GLENDALE, Ariz. – Bill Veeck had a comeback ready for those accusing his teams of cheating to gain an advantage.
“I try not to break the rules but merely test their elasticity,” the late White Sox owner once said.
Elasticity, of course, is in the eye of the beholder.
Were the Astros testing the elasticity of the rule banning the use of technology to steal signs or just outright cheating?
Obviously, the MLB clampdown after their trash-can-banging scheme was uncovered by The Athletic – and the accompanying outcry from major-league players – suggests the Astros went well over the line. They’re now baseball’s most notorious team, villainized by the media, fans and players alike, a modern-day version of the Black Sox.
But the Astros are far from the only team in baseball history that employed nefarious methods to skirt the rules and try to win games.
One of their predecessors in the rules-breaking business played on the South Side decades ago. But fortunately for the 1960s White Sox teams, they played during an era in which rules were made to be broken.
That’s why the Sox’s saga of frozen baseballs has been romanticized over the years, reminding us of a simpler time when teams could get away with cheating if they were clever enough.
On a recent trip to Camelback Ranch, head groundskeeper Roger “The Sodfather” Bossard discussed the Sox’s scheme, which was hatched in the early 1960s during a meeting between former Sox manager Al Lopez and then-head groundskeeper Gene Bossard, Roger’s father.
Gene, who is in the Groundskeepers Hall of Fame, is credited with inventing the frozen baseball.
“It was Dad and Al Lopez who started it, and I think Dad took it to another level in 1967 with a guy by the name of Eddie Stanky,” Roger said, referring to the former Sox manager. “That was my first year here, so this was all new to me.”
The Sox had two rooms in which to store baseballs at old Comiskey Park. The one on the first-base side had a humidifier, and the one on the third-base side did not. Before games, Gene instructed his son to take a few dozen baseballs and put them in the room with the humidifier. At game time, they would use the so-called frozen balls.
The baseballs would not freeze, but the added moisture made them heavier than the standard 5-ounce balls.
“The connotation was frozen, but actually they were just real damp, and Dad would check it,” Roger said. “If you went to the upper deck, there was a walkway, and if you dropped a normal ball it would bounce up about 20 feet. If you dropped one of these balls, it would jump up maybe 10 feet. It was a huge difference.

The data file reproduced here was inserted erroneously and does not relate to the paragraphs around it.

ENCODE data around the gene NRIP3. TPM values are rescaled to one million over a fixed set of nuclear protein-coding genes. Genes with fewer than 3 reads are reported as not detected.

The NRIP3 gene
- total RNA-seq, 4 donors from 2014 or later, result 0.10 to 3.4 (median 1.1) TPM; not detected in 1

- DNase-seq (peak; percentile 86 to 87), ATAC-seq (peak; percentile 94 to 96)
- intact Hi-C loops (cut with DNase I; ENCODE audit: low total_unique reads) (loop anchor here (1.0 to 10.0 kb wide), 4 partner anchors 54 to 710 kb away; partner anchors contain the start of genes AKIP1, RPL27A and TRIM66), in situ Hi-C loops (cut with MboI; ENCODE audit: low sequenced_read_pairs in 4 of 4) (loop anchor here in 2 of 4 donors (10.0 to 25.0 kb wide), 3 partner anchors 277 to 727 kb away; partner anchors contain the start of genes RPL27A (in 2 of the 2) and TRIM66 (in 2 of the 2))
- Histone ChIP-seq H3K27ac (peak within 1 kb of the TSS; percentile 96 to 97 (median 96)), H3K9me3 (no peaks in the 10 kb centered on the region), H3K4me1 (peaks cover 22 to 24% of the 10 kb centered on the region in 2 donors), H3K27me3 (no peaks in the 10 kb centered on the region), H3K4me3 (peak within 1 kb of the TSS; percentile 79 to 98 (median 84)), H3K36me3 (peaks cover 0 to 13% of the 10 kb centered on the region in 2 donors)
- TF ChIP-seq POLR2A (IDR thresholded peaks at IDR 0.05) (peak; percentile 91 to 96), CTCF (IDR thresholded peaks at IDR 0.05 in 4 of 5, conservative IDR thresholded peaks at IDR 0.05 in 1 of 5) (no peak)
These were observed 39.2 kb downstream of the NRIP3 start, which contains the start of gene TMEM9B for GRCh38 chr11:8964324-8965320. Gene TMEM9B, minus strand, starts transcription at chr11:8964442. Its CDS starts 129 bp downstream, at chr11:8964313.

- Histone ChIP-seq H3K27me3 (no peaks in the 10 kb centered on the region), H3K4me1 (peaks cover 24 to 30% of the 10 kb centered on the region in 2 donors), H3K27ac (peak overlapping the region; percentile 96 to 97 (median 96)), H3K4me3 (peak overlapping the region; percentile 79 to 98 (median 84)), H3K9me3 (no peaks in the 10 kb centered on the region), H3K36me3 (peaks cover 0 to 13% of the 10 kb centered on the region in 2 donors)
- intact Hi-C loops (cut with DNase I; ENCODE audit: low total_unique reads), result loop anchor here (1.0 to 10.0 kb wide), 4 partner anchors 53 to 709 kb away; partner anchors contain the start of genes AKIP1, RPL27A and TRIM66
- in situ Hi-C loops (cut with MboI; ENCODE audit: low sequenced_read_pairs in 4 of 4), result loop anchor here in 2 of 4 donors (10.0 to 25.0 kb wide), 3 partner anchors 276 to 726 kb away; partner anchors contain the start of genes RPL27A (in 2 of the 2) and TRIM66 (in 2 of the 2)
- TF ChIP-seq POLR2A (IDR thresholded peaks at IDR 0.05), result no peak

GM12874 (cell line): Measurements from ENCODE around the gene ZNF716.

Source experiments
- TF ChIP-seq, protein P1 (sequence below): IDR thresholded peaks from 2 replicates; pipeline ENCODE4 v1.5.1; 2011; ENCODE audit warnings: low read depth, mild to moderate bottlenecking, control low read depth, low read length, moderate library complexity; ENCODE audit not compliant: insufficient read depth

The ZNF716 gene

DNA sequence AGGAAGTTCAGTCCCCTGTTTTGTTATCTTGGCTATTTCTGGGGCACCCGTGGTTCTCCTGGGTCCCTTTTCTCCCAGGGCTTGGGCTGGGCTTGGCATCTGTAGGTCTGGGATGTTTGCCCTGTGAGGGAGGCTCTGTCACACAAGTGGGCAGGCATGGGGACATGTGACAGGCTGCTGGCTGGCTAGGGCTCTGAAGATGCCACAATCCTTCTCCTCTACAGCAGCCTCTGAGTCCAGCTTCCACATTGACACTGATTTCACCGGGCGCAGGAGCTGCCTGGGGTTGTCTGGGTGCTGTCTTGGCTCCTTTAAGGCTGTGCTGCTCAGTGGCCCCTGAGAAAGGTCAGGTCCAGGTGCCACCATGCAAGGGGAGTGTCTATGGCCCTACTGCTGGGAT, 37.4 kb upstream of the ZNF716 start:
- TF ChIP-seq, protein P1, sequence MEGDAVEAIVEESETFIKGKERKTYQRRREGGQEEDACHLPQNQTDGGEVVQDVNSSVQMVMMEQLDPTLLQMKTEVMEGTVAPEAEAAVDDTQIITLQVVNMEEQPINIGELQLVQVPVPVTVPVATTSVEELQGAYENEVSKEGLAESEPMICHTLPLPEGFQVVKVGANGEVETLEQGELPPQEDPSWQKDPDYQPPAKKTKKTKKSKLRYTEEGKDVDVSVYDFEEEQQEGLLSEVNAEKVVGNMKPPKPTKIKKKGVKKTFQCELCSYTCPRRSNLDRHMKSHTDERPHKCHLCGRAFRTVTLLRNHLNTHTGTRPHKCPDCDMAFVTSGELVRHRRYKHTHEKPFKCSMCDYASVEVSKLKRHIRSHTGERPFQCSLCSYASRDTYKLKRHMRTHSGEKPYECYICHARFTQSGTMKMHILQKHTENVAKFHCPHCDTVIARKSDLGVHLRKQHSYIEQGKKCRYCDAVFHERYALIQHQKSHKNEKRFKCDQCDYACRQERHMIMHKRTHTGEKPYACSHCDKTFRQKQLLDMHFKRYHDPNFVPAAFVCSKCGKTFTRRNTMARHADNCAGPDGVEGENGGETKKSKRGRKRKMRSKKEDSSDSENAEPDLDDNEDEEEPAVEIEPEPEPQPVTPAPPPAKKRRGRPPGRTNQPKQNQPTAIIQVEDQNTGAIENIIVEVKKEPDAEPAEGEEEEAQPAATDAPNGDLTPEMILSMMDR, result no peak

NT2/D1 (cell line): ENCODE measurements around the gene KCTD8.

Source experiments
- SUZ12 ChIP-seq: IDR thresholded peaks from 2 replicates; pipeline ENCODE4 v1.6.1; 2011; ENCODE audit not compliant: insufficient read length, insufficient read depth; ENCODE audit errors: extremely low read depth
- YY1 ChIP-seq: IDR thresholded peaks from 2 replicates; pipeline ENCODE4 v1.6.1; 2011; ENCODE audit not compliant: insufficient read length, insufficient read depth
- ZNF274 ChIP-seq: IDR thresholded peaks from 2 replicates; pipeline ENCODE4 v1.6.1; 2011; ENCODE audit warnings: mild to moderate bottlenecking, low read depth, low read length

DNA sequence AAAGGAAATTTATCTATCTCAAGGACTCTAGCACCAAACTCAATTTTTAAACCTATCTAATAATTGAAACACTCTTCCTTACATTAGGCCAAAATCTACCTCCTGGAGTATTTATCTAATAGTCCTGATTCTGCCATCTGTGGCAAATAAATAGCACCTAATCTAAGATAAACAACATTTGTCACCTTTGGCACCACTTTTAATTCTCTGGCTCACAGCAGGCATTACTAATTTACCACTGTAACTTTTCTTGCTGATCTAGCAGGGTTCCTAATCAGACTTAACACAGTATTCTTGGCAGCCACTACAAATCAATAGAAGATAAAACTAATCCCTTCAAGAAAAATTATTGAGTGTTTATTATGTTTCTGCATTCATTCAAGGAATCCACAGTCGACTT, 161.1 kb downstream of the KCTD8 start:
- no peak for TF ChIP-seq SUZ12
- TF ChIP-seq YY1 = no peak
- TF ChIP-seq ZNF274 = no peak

“I can remember taking the balls out of those red and white baseball boxes and asking him: ‘Dad, is this OK?’ He’d say, ‘Don’t worry about it, just bring the balls to the clubhouse.’ The trick was there were no outlets, no exhaust, no windows – just four brick walls and a humidifier. The walls would literally have moisture on them.”
The reason the Sox wanted the frozen baseballs for games stemmed from the team’s lack of offense and its three ground-ball pitchers, Tommy John, Joe Horlen and Gary Peters. In 1967, the Sox led the league with a 2.45 ERA, and those three were among the top-four American League pitchers in earned-run average: Horlen was first at 2.06, Peters second at 2.28 and John fourth at 2.47.
“John, Horlen and Peters were all low-ball pitchers, and Dad had the front of home plate watered down,” Roger said. “The union wasn’t that strong back then, and you could get away with it. So there was like mud in (the batter’s box) in front of home plate. They called it ‘Bossard’s swamp.’ And the infield grass was 3 inches high, and also they had the frozen baseballs.
“Ken Harrelson and I talked about it a number of times. ‘Hawk’ said they hated coming to Chicago as players because you had trouble hitting it to the warning track. The balls were a quarter- or sometimes a half-ounce heavier than normal, but they got away with it.
“After about the third month in ’67, the league sent some people out to check on it. But Dad would show them the room that didn’t have the humidifier.”
Naturally, the heavier balls also worked against Sox hitters, so it wasn’t a fool-proof plan. They just wanted to keep the games low-scoring for a better chance to win. The top hitters on their 1967 team were Don Buford and Ken Berry, who both finished with a .241 average on a team that hit a collective .225.
“It was all pitching,” Roger said. “We had those three guys, the frozen balls, the swamp, the high grass and nobody in the lineup.”
The Sox were one game behind the Twins in a four-team AL race with five games left. But the Kansas City Athletics swept them in a doubleheader, then the Sox lost three straight to the Senators to finish three games behind the Red Sox.
Roger Bossard has no regrets, Every team was looking for that edge, the one thing that could make a difference in a game, which could make a difference in a tight pennant race. The Sox didn’t win a pennant in the 1960s, and eventually the frozen-ball scheme faded away.
Teams today still are looking for that small edge, though some have taken it to a different level, as the Astros and allegedly the Red Sox have done.
The Sodfather doesn’t want his father’s methods to be lumped in with the Astros, even if they were just different shades of rule breaking.
“When they talk cheating, obviously the stuff with (the Astros) is horrible,” he said. “But back in the day, it was all part of the game.”
One thing we know about baseball: Testing the elasticity of the rules will never go out of style.
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